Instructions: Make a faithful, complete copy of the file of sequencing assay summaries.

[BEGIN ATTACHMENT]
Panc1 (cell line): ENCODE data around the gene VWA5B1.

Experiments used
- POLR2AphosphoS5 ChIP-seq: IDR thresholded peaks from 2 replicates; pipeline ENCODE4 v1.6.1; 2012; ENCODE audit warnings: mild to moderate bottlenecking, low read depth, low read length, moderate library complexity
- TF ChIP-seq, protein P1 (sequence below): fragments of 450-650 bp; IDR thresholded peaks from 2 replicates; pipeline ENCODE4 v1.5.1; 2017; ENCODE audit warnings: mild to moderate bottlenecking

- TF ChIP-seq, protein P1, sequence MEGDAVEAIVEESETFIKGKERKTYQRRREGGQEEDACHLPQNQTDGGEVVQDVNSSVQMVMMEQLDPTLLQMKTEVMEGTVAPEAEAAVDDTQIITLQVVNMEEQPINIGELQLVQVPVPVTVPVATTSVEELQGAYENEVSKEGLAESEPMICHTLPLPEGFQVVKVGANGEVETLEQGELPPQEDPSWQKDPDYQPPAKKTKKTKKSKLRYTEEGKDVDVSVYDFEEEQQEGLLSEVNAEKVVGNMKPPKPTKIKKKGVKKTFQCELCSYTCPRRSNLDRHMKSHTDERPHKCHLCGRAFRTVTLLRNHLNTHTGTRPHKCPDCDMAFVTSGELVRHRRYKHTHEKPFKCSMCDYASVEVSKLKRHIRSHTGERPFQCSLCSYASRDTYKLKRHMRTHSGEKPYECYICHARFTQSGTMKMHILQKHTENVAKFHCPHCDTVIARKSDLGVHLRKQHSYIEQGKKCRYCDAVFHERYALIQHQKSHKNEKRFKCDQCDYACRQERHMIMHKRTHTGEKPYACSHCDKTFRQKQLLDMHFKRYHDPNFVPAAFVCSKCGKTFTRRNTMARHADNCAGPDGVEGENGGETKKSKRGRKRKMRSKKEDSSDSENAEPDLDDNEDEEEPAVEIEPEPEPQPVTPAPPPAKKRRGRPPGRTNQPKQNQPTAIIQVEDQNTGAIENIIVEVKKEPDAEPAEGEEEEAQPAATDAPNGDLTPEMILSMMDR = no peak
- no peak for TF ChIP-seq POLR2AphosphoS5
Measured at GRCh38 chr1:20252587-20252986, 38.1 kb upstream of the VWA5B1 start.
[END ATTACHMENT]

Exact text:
Panc1 (cell line): ENCODE data around the gene VWA5B1.

Experiments used
- POLR2AphosphoS5 ChIP-seq: IDR thresholded peaks from 2 replicates; pipeline ENCODE4 v1.6.1; 2012; ENCODE audit warnings: mild to moderate bottlenecking, low read depth, low read length, moderate library complexity
- TF ChIP-seq, protein P1 (sequence below): fragments of 450-650 bp; IDR thresholded peaks from 2 replicates; pipeline ENCODE4 v1.5.1; 2017; ENCODE audit warnings: mild to moderate bottlenecking

- TF ChIP-seq, protein P1, sequence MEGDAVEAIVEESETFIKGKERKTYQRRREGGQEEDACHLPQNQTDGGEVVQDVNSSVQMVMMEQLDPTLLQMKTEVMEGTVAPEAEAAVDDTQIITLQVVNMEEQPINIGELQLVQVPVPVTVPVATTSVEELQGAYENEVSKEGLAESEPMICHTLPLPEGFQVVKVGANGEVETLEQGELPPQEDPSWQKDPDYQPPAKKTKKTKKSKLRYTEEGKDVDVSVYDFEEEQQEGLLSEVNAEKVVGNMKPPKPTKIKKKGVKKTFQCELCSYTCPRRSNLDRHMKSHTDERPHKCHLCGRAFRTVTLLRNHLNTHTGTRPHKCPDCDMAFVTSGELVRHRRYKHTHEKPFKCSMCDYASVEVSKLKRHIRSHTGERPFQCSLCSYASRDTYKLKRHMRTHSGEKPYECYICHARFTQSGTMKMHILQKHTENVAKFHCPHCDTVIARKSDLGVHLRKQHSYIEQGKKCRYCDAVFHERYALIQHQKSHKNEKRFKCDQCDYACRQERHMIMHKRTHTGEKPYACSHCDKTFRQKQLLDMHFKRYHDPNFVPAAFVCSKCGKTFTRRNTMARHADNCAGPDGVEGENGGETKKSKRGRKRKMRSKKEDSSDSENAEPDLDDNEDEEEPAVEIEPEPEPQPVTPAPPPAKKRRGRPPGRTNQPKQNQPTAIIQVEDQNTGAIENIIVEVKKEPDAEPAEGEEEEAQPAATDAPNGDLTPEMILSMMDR = no peak
- no peak for TF ChIP-seq POLR2AphosphoS5
Measured at GRCh38 chr1:20252587-20252986, 38.1 kb upstream of the VWA5B1 start.